Regulators have fined two New Jersey companies a total of $325,000 over false claims that a pesticide spray can prevent COVID-19.
The Environmental Protection Agency announced a settlement Wednesday with two companies that make Zoono Microbe Shield, a pesticide spray. The spray was sold with “false and misleading claims” and with statements that were “significantly different” from the statements the companies gave to the EPA, the agency said.
Consumers likely bought the spray “with the false expectation that it could be used as a disinfectant or disinfectant to prevent SARS-CoV-2, the virus that causes COVID-19,” the agency said.
According to the EPA, the product is effective against odor-causing or discoloring bacteria, fungi, and algae, but it cannot be labeled as a disinfectant or disinfectant, nor should it contain any public health claims.
Zoono USA will pay a $205,000 fine and Zoono Holdings will pay $120,000, the EPA said.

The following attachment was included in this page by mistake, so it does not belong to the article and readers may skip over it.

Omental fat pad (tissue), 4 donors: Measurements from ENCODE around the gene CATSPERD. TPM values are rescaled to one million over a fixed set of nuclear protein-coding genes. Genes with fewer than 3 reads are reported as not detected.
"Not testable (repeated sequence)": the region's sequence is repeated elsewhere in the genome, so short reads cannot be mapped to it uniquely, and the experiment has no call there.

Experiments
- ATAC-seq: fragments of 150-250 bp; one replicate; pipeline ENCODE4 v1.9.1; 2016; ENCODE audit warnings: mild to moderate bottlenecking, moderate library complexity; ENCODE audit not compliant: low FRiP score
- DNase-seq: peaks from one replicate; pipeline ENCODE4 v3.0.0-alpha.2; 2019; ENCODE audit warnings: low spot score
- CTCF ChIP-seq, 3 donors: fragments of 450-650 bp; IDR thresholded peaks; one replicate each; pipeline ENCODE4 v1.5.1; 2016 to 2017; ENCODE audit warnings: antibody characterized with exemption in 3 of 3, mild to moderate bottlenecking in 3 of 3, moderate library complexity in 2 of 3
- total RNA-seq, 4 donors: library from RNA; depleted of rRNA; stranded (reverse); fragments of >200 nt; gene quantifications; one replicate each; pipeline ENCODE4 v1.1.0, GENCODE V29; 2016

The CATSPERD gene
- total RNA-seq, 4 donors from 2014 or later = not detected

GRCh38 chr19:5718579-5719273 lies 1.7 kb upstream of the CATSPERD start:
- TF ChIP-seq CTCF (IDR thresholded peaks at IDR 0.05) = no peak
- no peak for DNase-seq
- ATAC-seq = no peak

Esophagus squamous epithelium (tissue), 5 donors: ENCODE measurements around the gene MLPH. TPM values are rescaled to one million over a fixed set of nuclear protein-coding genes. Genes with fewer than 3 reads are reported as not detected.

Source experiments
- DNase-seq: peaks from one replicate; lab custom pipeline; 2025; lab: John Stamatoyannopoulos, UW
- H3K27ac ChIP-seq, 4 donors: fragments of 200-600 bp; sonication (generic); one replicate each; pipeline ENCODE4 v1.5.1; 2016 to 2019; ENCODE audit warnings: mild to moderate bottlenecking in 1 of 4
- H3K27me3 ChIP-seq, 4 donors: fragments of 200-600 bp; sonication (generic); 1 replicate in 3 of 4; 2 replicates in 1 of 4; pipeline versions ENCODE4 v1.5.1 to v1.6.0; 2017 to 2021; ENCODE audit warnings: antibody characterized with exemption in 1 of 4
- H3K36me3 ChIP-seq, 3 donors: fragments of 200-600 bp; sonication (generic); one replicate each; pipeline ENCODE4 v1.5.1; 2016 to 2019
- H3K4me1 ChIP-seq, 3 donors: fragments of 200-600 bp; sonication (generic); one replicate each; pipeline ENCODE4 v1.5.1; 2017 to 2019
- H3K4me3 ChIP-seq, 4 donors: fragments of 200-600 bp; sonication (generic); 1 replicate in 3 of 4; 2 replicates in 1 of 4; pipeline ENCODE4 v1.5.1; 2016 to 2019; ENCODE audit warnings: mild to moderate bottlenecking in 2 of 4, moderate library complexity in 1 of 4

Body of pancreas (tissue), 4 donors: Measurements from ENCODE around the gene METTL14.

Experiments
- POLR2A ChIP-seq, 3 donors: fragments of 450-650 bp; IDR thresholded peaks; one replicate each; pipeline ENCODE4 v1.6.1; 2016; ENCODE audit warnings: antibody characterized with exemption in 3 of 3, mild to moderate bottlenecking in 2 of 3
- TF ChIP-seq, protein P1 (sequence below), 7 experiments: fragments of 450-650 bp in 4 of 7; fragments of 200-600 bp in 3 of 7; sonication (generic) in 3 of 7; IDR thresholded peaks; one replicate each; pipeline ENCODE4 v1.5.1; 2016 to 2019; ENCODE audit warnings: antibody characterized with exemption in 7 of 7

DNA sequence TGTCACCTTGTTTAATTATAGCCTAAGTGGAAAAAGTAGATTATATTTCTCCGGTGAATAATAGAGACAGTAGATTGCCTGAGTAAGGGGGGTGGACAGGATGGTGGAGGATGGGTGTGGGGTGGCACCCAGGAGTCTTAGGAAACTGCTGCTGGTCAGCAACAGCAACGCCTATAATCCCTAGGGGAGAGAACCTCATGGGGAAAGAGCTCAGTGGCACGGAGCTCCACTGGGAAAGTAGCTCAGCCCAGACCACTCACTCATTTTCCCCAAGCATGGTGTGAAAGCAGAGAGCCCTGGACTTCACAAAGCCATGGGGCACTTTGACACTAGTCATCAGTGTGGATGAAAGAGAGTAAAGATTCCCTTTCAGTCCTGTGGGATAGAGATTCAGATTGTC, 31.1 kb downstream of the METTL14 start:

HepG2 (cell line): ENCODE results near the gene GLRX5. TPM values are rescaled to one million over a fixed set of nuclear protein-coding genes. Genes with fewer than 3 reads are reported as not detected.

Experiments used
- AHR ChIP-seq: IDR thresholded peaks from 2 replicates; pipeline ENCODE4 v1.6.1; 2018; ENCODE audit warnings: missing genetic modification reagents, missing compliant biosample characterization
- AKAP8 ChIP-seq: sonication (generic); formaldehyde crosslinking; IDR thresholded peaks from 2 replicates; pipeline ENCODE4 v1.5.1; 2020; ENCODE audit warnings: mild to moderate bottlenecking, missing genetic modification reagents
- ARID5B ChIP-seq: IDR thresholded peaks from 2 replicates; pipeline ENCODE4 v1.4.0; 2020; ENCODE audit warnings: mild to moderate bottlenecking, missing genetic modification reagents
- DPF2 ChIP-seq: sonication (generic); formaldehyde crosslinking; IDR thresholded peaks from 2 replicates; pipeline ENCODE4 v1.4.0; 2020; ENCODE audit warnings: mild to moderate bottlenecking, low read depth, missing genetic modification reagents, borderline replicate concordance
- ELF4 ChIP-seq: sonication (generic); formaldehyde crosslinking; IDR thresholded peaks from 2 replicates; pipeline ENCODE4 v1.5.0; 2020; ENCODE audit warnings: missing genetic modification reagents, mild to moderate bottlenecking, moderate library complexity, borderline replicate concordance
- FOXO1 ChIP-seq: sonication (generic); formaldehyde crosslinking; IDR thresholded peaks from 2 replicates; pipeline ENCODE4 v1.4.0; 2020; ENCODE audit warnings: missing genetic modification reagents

Both companies are subsidiaries of New Zealand-based Zoono Group Limited, a biotech company founded in 2009.
A spokesman for Zoono Holdings, Wayne Herriott, said the company purchased the distribution rights from Zoono USA late last year and that at the time it “was unaware of any misleading claims made by Zoono USA or its sub-distributors.”
Herriott said Zoono suspended the sale while it was under investigation and has “worked diligently to remove all misleading claims from the market.”
Zoono Microbe Shield was sold on many websites, including Amazon, according to the EPA. In 2020, United Airlines said it used the spray to add “to planes as the airline tried to convince the public it was safe to fly.
The antibacterial maker received a major boost from the COVID-19 pandemic, which “effectively launched Zoono as a global brand,” the company said in its 2021 annual report. Zoono’s global sales jumped from about $2 million NZ in 2019 to $4 billion. 27 million last year.
The EPA has previously sanctioned other companies that falsely claimed their products provide COVID-19 protection, as well as arrested Americans for selling fake drugs against the virus.